In the last 18 months I’ve had far too many people pass from this planet. I’ve lost two grandparents, my father, and two friends during this time.
I’ve never been “good” with death. Not a fan – I know, shocker… Death sucks, but it is part of the human condition. My grandparents led full lives, my father’s life was cut short by muscular sclerosis, but friends passing in their 40’s from cancers is still unacceptable to me.
Rationally, I understand it. I get that the hollow feeling I have is borne more from the sense of loss I have knowing they are gone. But the worst part of death is the consolations for those left behind.
Religion helps people deal with this great mystery of the hereafter. People often console one another with the idea our loved ones are in a better place, or with god now. But, when you don’t buy into that? What do you say? I’m sorry for your loss sounds so trite, but it’s normally the best I have to offer. I don’t buy into the heaven and hell story – and what if the deceased was a real prick or an atheist? You never hear words of consolation like, I’m sure he’s with Satan now, or hope he packed up some ice cubes…
When my son Joshua died, at his funeral, people came up to me right and left offering condolences of how this was all part of god’s plan. I so badly wanted to reply that if that was so, then god is a supreme prick. The look on their faces would have almost been worth it…but we don’t do that, we accept it for what it is – people struggling with the great unknown and trying to offer kindness in a time of sorrow.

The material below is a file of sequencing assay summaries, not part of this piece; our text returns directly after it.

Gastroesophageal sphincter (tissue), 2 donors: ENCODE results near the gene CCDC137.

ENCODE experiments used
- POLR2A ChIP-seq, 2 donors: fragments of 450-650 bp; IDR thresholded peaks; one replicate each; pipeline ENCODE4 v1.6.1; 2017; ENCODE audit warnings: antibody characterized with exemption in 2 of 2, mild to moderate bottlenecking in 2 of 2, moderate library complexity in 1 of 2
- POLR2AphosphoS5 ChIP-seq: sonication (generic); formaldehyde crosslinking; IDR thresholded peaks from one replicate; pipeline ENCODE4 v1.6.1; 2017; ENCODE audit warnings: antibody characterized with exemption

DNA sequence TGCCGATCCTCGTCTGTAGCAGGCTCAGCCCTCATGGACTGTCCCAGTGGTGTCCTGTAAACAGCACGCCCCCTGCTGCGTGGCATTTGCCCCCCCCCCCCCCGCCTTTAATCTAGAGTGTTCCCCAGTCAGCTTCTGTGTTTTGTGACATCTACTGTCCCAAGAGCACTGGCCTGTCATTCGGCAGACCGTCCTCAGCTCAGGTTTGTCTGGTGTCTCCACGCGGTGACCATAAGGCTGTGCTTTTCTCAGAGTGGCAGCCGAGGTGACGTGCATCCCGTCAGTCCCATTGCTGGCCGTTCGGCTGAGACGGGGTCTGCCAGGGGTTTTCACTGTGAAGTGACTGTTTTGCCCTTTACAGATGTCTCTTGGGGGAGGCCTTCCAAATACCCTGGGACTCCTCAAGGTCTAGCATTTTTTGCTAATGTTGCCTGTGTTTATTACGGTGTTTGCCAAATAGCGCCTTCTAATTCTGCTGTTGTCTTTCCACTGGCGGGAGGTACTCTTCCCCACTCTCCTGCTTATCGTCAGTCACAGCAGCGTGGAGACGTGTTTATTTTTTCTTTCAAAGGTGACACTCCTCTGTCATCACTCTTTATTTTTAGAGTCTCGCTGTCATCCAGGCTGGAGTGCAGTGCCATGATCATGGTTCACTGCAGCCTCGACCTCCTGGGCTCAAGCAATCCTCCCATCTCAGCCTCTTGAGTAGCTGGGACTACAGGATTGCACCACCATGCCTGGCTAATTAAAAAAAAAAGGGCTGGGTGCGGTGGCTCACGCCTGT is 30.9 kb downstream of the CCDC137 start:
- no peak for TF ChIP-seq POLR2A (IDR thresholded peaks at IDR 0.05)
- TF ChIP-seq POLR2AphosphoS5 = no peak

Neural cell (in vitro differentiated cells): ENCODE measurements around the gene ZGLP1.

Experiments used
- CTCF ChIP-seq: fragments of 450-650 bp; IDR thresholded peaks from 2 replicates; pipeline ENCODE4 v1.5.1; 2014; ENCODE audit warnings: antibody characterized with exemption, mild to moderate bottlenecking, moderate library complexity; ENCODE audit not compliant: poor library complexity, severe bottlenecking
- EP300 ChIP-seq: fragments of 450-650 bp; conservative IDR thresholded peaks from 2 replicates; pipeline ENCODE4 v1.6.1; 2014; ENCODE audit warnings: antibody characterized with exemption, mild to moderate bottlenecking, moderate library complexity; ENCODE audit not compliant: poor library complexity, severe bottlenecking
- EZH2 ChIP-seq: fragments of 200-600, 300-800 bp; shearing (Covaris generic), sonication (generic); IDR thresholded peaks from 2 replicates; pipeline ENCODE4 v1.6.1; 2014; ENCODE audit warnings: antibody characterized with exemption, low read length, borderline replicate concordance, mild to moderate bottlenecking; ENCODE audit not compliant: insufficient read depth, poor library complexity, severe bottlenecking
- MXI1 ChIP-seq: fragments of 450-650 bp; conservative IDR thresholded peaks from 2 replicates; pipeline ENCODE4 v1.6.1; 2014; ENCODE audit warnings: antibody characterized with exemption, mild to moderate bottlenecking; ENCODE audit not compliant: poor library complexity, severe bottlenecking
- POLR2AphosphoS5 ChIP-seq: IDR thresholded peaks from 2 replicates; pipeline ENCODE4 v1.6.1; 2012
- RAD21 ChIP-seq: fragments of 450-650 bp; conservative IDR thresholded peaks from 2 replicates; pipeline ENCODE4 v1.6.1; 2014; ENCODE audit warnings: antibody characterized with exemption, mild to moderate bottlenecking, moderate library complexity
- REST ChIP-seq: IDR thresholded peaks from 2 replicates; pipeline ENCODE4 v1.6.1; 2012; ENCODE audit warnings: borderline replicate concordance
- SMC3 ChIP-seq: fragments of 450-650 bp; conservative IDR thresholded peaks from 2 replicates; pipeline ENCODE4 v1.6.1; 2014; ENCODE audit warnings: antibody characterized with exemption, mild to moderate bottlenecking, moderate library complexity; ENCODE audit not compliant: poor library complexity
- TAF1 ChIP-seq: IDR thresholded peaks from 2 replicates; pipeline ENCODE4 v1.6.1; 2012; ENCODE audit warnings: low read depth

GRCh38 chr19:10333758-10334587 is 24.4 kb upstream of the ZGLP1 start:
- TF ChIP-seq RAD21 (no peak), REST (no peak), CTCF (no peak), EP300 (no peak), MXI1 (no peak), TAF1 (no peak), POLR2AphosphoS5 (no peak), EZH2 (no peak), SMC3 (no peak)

I have no idea what happens when we die or where we go, if anywhere other than where our bodies are laid to rest. Religion offers hope that there is something more beyond this life, but it is founded in a belief and not in a fact. Funerals are often steeped in religious ceremony – tradition I assume – even for those that weren’t particularly religious in life. It is more often than not a ceremony for those left behind rather than the deceased.
My friend Jeff Sneddon passed away this week. I hadn’t seen him in over 24 years – since we were in college. Jeff finally lost to a rare form of intestinal cancer after a four year battle. In college we were good friends and I always enjoyed his company. My friend Paul Parsons passed away last summer – his cancer attacked his brain and not his stomach. He was a beautiful man with a wonderful family. Both these men made my life richer for having known them and being my friends. The world is not as good a place today as it was when they were in it, at least not for me.
I know there are a few non-theists out there that read this blog – how do you handle death from the standpoint of consoling the loved ones left behind?